guttergeek the discontinuous review of graphic narrative

December 2009

Adam Bourret, 
I’m Crazy (2009).

By Jared Gardner


Another Canadian has been haunting my end-of-year dreams, this time Adam Bourret. Like Rilly’s Pope Hats, reviewed last week, Bourret’s I’m Crazy is the winner of a Xeric Grant, which allowed him to bring his remarkably honest and moving story into print. And like Pope Hats, I’m Crazy focuses on what happens when everyday life and extraordinary visions (and visitations) collide. That, of course, is where the similarities end. I’m Crazy is a work of autobiography by a young man who has battled with courage, humor, and love against Obsessive Compulsive Disorder, a somewhat grab-bag term to describe a very wide range of mental illnesses which share in common primarily an inability to control obsessive thoughts. The TV version of OCD is a character like Monk or the guidance counselor on Glee, fretting over germs and battling unseen enemies with constant handwashing and the precise arrangement of objects on the desk. But OCD comes in many flavors, not all of which make for good primetime dramedy. Bourret’s OCD is definitely of the not-for-primetime variety.

All of which makes his openness and honesty about his struggles, his secrets, and his visions all the more remarkable. This is a book that literally holds nothing back, even the deepest, darkest secret whose unspeakableness frames Bourret’s encounters with many of the people he grows close to, especially Alastair. The course of his relationship with Alastair provides the narrative structure to the book, which is otherwise broken up into short vignettes, moving back and forth in chronological time from his earliest struggles with the disease through his present-day moments of real victory, however fleeting such victories must necessarily be when struggling with mental illness. There are many autobiographical comics addressing struggles with mental illness, and a surprisingly large number of them also touch on OCD, a disorder to which cartoonists seem especially prone (a tradition extending from Justin Green to Alison Bechdel). But I cannot think of another book as fearless and generous with its window on the disease and the places it takes you.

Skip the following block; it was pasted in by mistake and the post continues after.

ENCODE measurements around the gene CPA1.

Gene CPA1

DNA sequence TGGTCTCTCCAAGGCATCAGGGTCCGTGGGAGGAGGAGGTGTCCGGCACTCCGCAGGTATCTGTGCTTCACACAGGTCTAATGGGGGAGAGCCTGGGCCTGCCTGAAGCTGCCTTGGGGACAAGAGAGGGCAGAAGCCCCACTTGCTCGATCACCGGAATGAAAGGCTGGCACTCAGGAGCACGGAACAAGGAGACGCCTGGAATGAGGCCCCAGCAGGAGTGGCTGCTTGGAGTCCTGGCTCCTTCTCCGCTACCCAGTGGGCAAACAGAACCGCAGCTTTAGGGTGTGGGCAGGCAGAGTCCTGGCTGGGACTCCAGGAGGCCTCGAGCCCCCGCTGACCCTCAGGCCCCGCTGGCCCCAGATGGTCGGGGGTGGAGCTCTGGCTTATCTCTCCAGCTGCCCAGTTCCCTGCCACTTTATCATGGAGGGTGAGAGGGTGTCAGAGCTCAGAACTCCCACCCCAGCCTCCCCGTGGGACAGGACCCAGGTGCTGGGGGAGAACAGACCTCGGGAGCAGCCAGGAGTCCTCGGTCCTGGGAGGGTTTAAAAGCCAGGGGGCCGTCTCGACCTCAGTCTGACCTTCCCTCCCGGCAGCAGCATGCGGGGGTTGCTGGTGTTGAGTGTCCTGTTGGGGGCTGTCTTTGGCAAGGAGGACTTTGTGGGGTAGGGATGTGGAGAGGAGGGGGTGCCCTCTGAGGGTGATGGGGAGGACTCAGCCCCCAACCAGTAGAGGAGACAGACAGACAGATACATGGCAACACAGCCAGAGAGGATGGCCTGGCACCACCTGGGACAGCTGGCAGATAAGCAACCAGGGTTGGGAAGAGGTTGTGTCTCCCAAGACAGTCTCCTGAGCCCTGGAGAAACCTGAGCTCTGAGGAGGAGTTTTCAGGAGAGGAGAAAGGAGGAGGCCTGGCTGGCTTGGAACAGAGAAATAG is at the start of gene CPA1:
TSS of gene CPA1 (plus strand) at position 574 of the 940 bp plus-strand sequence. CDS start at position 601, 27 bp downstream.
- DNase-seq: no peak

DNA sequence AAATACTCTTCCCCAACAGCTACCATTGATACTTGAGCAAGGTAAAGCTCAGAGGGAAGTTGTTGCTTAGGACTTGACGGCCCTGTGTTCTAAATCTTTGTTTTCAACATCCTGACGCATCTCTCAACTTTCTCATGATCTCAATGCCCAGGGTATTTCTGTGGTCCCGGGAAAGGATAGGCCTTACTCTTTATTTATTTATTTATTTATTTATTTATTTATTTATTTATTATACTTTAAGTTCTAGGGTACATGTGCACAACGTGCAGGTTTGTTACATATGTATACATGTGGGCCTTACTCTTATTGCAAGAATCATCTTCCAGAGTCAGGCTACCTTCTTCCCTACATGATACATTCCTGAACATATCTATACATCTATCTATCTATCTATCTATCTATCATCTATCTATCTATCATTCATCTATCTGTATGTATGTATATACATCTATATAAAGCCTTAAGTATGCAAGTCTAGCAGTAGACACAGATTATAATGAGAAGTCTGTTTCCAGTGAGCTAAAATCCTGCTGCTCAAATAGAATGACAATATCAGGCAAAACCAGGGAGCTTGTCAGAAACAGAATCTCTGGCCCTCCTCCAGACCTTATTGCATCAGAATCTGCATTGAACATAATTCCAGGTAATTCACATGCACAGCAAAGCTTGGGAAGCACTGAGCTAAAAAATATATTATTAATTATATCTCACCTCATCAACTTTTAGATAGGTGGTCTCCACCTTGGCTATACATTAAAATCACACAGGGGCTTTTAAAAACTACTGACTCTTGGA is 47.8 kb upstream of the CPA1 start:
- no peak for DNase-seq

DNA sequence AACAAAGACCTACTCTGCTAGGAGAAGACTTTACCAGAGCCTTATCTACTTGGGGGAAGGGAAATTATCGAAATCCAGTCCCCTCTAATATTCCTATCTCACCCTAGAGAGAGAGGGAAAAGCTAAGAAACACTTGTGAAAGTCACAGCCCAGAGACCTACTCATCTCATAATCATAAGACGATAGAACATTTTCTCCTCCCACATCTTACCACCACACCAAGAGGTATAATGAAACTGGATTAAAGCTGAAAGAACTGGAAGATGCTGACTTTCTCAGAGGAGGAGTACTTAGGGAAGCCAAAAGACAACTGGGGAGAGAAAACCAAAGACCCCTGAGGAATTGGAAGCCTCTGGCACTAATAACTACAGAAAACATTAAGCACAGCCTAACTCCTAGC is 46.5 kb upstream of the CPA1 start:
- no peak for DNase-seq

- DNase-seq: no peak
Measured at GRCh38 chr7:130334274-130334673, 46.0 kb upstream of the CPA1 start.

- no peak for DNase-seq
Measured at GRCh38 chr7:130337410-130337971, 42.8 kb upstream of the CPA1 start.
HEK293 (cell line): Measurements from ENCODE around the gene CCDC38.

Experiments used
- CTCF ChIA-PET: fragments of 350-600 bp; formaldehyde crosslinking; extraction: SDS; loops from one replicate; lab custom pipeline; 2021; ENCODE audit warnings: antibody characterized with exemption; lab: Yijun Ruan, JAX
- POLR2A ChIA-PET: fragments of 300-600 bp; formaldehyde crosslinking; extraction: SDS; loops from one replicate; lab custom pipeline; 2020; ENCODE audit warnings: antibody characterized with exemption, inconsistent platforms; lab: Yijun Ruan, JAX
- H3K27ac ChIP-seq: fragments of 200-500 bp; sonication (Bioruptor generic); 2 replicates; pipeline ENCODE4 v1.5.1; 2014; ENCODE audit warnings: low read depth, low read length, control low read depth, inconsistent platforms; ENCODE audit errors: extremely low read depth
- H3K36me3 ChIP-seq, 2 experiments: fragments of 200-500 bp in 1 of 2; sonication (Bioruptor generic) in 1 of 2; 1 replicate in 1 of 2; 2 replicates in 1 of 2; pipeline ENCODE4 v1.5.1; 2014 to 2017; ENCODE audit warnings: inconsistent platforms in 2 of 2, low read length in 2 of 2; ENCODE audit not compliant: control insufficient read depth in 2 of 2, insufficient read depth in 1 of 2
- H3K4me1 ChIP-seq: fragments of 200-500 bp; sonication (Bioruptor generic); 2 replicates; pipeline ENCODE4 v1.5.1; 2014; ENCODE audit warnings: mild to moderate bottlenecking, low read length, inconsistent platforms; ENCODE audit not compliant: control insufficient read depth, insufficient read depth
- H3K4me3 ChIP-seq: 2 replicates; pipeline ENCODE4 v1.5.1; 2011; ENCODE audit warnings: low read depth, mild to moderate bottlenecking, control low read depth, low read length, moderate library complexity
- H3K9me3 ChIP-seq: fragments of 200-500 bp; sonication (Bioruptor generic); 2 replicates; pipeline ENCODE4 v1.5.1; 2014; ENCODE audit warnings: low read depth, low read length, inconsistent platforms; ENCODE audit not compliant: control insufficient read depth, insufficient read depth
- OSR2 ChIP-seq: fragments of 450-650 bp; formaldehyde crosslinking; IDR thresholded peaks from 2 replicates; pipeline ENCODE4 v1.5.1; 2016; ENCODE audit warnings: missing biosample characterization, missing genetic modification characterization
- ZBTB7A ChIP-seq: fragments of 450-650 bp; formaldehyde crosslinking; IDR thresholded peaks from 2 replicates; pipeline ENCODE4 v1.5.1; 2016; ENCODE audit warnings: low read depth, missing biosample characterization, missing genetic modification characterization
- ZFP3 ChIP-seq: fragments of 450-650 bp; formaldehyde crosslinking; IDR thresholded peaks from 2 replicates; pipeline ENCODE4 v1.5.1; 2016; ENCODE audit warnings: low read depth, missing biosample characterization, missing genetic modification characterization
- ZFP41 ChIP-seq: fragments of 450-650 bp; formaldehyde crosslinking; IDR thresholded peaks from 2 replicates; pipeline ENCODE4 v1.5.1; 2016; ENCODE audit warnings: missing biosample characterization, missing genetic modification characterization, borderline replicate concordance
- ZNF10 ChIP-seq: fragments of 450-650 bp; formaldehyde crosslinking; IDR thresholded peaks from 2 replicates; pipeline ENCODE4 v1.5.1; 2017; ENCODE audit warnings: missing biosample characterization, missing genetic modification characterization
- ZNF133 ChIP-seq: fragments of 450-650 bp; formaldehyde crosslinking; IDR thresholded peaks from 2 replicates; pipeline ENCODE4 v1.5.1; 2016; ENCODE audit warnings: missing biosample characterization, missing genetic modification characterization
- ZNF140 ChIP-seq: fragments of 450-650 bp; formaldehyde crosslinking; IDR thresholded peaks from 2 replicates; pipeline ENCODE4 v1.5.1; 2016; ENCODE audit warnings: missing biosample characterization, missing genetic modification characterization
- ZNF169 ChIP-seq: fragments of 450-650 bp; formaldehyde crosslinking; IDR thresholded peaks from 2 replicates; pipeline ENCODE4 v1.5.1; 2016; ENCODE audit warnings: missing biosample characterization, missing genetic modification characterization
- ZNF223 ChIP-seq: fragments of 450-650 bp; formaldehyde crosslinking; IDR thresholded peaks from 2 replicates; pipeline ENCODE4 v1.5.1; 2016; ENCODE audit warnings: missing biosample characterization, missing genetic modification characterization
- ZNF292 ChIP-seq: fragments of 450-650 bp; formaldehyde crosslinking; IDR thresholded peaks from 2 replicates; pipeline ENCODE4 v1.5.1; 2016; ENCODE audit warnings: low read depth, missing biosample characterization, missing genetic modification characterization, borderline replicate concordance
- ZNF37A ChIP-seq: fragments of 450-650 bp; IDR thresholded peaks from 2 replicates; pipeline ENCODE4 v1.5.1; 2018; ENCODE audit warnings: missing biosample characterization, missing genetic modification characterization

Bourret is a naturally gifted writer and it is the prose and pacing of the book that marks its most original and affecting moments. But the often rough primitivism of his pen works well here, especially when it shakes free from the seeming influence of David B.’s heavy use of stark black-and-white symbolism in 
Epileptic. And there are some really effective visual sequences, when Bourret lets the art do the storytelling—for example, in the sketch “Chopping Beans for Mom,” which recurs throughout the book to describe both the recurring dangers of the disease and the little victories over those dangers that add up to a very substantial achievement. The cutting of the beans is in contrast to the other recurring symbol of the rooted tree–the symbol of the disease itself and the ways in which it turns the mind and body into fertile soil for another species of being. Each successful cutting of the bean is a beanstalk that will not take root, a tree that will not tear apart all the hard work of putting back together since the last episode.

On his 
website, Bourret playfully suggests I’m Crazy as “an awkward, possibly embarrassing gift!” As someone who knows the ravages of OCD all too well from his own family, this is a book I will be saving for my young ones when they are in need–not only of the courage and clarity Bourret provides, but also of the humor and heart that is ultimately the book’s most impressive feature. Mental illness is by definition an isolating disease, and a book like this is worth an army of jackhammers to tear down the walls that are so quickly and cooperatively constructed by the patient and the society that cannot bear to look in the eye any person brave enough to say “I’m crazy!”

{originally published @}